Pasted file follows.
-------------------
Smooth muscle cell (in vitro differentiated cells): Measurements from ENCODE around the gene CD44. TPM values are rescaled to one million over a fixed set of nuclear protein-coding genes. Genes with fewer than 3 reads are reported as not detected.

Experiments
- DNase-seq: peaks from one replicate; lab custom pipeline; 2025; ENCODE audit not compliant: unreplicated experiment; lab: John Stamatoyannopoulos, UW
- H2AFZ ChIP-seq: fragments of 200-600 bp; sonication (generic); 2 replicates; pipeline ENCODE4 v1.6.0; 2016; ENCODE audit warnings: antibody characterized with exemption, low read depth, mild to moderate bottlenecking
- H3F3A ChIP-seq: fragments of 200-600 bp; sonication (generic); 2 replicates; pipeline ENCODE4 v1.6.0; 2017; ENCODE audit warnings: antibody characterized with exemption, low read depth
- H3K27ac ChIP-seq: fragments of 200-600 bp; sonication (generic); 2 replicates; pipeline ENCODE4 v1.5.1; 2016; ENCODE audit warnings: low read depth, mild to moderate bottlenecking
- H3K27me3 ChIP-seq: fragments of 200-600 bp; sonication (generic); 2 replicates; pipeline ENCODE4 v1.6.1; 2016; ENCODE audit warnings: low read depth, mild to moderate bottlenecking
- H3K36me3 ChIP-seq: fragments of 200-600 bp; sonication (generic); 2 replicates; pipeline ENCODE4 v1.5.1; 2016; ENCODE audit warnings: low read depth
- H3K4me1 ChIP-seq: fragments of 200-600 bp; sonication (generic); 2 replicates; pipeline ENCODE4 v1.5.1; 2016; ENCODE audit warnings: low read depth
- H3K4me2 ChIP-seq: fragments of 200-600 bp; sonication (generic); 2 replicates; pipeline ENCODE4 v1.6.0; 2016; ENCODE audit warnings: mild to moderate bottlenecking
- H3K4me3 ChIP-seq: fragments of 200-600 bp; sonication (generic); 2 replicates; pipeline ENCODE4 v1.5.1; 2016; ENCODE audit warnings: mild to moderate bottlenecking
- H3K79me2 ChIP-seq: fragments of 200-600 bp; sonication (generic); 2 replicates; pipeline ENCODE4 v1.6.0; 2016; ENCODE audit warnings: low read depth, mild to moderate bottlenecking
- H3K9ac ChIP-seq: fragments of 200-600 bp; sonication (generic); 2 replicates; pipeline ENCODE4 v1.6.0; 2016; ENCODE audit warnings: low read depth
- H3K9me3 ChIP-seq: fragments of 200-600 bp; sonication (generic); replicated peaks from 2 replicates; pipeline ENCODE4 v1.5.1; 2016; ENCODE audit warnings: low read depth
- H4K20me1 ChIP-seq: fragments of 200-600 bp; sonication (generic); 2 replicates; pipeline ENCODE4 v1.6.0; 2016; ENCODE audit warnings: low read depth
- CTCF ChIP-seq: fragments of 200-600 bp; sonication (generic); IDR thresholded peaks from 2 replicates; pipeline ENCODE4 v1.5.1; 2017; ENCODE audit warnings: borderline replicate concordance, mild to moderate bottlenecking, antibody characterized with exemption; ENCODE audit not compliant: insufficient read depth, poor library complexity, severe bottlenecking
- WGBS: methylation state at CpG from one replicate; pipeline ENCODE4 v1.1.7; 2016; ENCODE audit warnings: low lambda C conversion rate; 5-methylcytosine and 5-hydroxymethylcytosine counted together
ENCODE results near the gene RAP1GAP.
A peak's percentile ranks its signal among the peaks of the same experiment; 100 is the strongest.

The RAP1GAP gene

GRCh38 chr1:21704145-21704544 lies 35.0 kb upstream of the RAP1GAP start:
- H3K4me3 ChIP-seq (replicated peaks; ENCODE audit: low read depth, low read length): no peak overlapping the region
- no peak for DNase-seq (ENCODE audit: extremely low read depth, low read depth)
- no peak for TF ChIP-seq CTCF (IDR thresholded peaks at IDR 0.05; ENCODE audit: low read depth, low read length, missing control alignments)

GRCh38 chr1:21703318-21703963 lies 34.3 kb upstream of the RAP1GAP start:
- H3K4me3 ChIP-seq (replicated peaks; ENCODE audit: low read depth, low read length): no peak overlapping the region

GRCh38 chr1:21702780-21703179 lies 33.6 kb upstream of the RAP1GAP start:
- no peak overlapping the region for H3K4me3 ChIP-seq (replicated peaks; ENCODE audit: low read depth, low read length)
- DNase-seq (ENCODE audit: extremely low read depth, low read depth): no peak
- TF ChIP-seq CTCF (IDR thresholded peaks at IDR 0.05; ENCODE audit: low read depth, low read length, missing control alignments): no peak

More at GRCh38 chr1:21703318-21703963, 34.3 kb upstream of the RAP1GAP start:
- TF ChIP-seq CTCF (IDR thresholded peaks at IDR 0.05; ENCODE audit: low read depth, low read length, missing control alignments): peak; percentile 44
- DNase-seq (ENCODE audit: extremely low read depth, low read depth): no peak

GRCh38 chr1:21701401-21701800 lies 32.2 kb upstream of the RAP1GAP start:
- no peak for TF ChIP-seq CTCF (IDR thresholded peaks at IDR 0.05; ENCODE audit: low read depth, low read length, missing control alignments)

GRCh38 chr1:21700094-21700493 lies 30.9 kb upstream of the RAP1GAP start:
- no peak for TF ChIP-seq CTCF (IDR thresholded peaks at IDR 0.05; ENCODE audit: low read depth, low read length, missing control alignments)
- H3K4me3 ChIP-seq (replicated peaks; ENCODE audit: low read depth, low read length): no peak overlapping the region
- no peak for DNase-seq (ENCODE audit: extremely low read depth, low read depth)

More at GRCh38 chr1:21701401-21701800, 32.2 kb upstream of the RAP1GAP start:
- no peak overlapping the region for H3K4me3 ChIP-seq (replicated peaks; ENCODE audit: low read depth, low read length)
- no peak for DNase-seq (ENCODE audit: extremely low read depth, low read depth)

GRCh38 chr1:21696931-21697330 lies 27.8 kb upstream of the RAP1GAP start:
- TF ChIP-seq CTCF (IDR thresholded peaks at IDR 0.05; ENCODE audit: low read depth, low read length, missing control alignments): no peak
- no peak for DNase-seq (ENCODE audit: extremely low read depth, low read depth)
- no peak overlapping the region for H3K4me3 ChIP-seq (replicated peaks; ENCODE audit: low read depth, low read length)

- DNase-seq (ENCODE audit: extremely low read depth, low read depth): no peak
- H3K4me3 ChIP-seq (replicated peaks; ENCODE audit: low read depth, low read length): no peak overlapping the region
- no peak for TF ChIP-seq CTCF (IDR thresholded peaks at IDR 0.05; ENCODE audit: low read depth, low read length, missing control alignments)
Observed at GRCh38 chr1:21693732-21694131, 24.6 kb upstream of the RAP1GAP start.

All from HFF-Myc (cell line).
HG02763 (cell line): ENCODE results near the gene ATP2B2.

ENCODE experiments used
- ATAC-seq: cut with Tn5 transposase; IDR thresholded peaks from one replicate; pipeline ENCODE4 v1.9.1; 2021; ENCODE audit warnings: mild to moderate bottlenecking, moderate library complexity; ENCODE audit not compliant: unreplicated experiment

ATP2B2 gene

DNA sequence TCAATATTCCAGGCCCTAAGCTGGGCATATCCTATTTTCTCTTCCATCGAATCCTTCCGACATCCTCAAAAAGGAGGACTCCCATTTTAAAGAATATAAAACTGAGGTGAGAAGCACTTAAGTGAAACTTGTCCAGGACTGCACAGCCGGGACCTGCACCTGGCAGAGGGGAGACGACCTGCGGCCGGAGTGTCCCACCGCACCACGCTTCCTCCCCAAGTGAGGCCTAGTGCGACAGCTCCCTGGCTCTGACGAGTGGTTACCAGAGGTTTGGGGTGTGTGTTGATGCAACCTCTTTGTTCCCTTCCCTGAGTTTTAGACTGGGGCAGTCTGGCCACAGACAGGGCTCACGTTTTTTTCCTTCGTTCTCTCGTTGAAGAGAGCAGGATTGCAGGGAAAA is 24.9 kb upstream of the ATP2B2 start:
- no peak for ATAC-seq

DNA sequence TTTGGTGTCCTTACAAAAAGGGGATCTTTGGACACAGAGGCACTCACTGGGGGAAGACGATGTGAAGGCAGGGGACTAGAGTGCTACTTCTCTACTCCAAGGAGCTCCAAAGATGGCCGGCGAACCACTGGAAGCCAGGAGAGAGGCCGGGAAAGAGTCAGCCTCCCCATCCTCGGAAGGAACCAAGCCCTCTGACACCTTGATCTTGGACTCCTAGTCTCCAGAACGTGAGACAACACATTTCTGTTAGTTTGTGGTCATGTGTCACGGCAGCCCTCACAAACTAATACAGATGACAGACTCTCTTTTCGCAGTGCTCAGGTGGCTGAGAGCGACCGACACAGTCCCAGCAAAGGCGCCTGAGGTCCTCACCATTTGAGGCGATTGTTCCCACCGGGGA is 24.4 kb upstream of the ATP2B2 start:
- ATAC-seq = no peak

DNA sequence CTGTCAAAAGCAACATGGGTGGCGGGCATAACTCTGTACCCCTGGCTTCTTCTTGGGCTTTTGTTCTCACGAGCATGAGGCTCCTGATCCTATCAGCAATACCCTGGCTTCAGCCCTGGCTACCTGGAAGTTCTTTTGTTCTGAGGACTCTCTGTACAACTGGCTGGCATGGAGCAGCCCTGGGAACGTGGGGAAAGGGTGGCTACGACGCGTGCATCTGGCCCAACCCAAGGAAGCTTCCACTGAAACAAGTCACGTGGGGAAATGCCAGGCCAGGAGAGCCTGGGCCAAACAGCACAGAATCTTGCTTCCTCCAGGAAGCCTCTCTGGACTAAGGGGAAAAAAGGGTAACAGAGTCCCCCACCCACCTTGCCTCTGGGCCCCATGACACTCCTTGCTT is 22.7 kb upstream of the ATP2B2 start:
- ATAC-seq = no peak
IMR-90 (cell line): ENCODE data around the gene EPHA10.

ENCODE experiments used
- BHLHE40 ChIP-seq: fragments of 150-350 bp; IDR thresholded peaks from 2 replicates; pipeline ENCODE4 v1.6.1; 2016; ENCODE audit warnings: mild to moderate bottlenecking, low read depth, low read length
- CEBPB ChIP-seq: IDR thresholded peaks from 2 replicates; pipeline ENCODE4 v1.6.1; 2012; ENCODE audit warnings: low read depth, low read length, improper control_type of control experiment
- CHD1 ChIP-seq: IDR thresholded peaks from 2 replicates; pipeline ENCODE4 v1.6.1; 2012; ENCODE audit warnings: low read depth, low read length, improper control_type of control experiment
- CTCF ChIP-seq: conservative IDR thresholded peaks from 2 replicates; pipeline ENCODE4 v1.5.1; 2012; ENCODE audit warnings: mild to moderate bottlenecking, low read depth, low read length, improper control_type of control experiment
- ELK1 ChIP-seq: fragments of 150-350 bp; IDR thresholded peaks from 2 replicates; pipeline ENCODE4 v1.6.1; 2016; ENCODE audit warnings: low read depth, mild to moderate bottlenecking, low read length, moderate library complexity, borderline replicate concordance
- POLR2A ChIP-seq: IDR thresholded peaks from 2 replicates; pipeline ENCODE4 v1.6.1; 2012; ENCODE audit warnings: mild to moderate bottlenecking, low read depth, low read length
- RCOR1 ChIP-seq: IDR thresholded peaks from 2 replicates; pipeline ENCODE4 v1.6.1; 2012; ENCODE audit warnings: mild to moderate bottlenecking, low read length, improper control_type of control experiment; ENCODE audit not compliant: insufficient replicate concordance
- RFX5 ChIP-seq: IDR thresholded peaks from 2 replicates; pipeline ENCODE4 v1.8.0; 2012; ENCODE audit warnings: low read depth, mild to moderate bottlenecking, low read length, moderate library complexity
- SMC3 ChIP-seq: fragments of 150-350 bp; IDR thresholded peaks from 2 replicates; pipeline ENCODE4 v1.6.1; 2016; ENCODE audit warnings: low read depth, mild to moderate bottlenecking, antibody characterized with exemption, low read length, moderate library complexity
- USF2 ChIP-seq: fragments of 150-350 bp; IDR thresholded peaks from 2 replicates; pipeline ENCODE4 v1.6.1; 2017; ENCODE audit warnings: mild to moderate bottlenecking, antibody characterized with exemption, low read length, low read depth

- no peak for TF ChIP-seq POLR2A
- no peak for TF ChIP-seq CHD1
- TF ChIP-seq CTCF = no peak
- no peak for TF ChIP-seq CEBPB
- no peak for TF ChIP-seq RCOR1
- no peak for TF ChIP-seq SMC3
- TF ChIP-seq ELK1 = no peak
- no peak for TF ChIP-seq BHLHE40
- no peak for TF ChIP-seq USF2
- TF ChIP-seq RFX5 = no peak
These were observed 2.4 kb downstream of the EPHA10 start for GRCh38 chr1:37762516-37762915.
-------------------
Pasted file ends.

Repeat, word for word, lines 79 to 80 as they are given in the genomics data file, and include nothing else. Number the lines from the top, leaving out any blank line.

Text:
- no peak for TF ChIP-seq SMC3
- TF ChIP-seq ELK1 = no peak